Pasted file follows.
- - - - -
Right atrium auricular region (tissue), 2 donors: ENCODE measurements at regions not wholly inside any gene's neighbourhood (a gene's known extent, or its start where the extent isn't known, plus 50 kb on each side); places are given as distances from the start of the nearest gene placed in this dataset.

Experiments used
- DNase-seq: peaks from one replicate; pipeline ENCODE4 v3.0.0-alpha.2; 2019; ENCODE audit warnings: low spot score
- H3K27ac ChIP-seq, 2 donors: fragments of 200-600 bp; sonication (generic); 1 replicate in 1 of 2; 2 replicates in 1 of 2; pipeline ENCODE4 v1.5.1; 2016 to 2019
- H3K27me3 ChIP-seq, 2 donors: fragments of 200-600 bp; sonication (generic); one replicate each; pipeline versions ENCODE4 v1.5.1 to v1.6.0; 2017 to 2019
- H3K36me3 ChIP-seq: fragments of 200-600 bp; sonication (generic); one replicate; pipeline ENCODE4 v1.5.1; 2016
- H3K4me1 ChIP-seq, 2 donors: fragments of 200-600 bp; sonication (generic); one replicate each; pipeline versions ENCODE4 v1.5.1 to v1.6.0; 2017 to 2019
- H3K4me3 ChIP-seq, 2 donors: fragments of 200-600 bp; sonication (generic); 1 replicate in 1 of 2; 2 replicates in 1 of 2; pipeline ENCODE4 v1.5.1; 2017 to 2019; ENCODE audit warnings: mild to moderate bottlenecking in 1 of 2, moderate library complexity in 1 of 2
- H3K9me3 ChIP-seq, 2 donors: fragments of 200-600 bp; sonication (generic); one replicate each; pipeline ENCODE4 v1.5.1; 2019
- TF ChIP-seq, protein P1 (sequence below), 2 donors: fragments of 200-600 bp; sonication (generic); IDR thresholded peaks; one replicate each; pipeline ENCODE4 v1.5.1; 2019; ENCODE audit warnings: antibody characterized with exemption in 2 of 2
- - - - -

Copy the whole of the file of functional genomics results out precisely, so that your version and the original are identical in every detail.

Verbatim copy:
Right atrium auricular region (tissue), 2 donors: ENCODE measurements at regions not wholly inside any gene's neighbourhood (a gene's known extent, or its start where the extent isn't known, plus 50 kb on each side); places are given as distances from the start of the nearest gene placed in this dataset.

Experiments used
- DNase-seq: peaks from one replicate; pipeline ENCODE4 v3.0.0-alpha.2; 2019; ENCODE audit warnings: low spot score
- H3K27ac ChIP-seq, 2 donors: fragments of 200-600 bp; sonication (generic); 1 replicate in 1 of 2; 2 replicates in 1 of 2; pipeline ENCODE4 v1.5.1; 2016 to 2019
- H3K27me3 ChIP-seq, 2 donors: fragments of 200-600 bp; sonication (generic); one replicate each; pipeline versions ENCODE4 v1.5.1 to v1.6.0; 2017 to 2019
- H3K36me3 ChIP-seq: fragments of 200-600 bp; sonication (generic); one replicate; pipeline ENCODE4 v1.5.1; 2016
- H3K4me1 ChIP-seq, 2 donors: fragments of 200-600 bp; sonication (generic); one replicate each; pipeline versions ENCODE4 v1.5.1 to v1.6.0; 2017 to 2019
- H3K4me3 ChIP-seq, 2 donors: fragments of 200-600 bp; sonication (generic); 1 replicate in 1 of 2; 2 replicates in 1 of 2; pipeline ENCODE4 v1.5.1; 2017 to 2019; ENCODE audit warnings: mild to moderate bottlenecking in 1 of 2, moderate library complexity in 1 of 2
- H3K9me3 ChIP-seq, 2 donors: fragments of 200-600 bp; sonication (generic); one replicate each; pipeline ENCODE4 v1.5.1; 2019
- TF ChIP-seq, protein P1 (sequence below), 2 donors: fragments of 200-600 bp; sonication (generic); IDR thresholded peaks; one replicate each; pipeline ENCODE4 v1.5.1; 2019; ENCODE audit warnings: antibody characterized with exemption in 2 of 2